Last Days of Pompeii


Chapter I


TO one of those parts of Pompeii, which were tenanted not by the lords of pleasure, but by its minions and its victims; the haunt of gladiators and prize-fighters; of the vicious and the penniless; of the savage and the obscene; the Alsatia of an ancient city—we are now transported.

It was a large room, that opened at once on the confined and crowded lane. Before the threshold was a group of men, whose iron and well-strung muscles, whose short and Herculean necks, whose hardy and reckless countenances, indicated the champions of the arena. On a shelf, without the shop, were ranged jars of wine and oil; and right over this was inserted in the wall a coarse painting, which exhibited gladiators drinking—so ancient and so venerable is the custom of signs! Within the room were placed several small tables, arranged somewhat in the modern fashion of 'boxes', and round these were seated several knots of men, some drinking, some playing at dice, some at that more skilful game called 'duodecim scriptae', which certain of the blundering learned have mistaken for chess, though it rather, perhaps, resembled backgammon of the two, and was usually, though not always, played by the assistance of dice. The hour was in the early forenoon, and nothing better, perhaps, than that unseasonable time itself denoted the habitual indolence of these tavern loungers.

Yet, despite the situation of the house and the character of its inmates, it indicated none of that sordid squalor which would have characterized a similar haunt in a modern city. The gay disposition of all the Pompeians, who sought, at least, to gratify the sense even where they neglected the mind, was typified by the gaudy colors which decorated the walls, and the shapes, fantastic but not inelegant, in which the lamps, the drinking-cups, the commonest household utensils, were wrought.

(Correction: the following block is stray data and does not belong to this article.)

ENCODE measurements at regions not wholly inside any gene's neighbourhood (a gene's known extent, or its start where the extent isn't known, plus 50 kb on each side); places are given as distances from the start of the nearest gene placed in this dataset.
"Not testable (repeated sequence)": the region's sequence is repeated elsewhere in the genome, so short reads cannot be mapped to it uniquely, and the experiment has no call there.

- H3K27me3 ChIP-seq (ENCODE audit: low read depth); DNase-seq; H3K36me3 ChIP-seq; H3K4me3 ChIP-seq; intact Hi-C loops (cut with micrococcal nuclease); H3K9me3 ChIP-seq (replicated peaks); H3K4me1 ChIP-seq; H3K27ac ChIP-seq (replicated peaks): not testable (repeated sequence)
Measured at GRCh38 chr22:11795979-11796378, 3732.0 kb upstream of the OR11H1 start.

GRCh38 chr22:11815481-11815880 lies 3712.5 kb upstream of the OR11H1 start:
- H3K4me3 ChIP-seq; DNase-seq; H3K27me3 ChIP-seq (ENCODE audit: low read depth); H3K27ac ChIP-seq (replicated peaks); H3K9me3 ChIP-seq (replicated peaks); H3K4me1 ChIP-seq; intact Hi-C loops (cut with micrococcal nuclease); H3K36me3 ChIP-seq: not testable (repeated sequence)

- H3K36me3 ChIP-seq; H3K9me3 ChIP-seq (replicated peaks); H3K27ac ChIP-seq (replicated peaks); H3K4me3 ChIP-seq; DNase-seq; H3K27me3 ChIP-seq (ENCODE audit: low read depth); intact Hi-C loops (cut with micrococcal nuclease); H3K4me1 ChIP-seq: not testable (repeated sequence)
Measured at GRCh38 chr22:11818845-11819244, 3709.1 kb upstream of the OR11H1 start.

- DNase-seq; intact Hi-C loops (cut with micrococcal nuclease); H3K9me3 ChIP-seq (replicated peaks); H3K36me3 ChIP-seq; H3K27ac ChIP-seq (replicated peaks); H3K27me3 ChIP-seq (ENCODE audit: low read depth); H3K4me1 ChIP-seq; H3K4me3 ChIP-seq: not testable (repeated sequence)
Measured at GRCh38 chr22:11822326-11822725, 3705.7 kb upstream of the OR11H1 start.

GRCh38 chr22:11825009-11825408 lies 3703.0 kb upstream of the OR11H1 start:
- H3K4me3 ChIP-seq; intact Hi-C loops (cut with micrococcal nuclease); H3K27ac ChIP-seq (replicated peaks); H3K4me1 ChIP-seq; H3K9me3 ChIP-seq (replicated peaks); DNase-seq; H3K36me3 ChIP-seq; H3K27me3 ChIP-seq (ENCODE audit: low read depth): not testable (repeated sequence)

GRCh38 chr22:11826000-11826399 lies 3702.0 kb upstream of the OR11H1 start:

'By Pollux!' said one of the gladiators, as he leaned against the wall of the threshold, 'the wine thou sellest us, old Silenus'—and as he spoke he slapped a portly personage on the back—'is enough to thin the best blood in one's veins.'

The man thus caressingly saluted, and whose bared arms, white apron, and keys and napkin tucked carelessly within his girdle, indicated him to be the host of the tavern, was already passed into the autumn of his years; but his form was still so robust and athletic, that he might have shamed even the sinewy shapes beside him, save that the muscles had seeded, as it were, into flesh, that the cheeks were swelled and bloated, and the increasing stomach threw into shade the vast and massive chest which rose above it.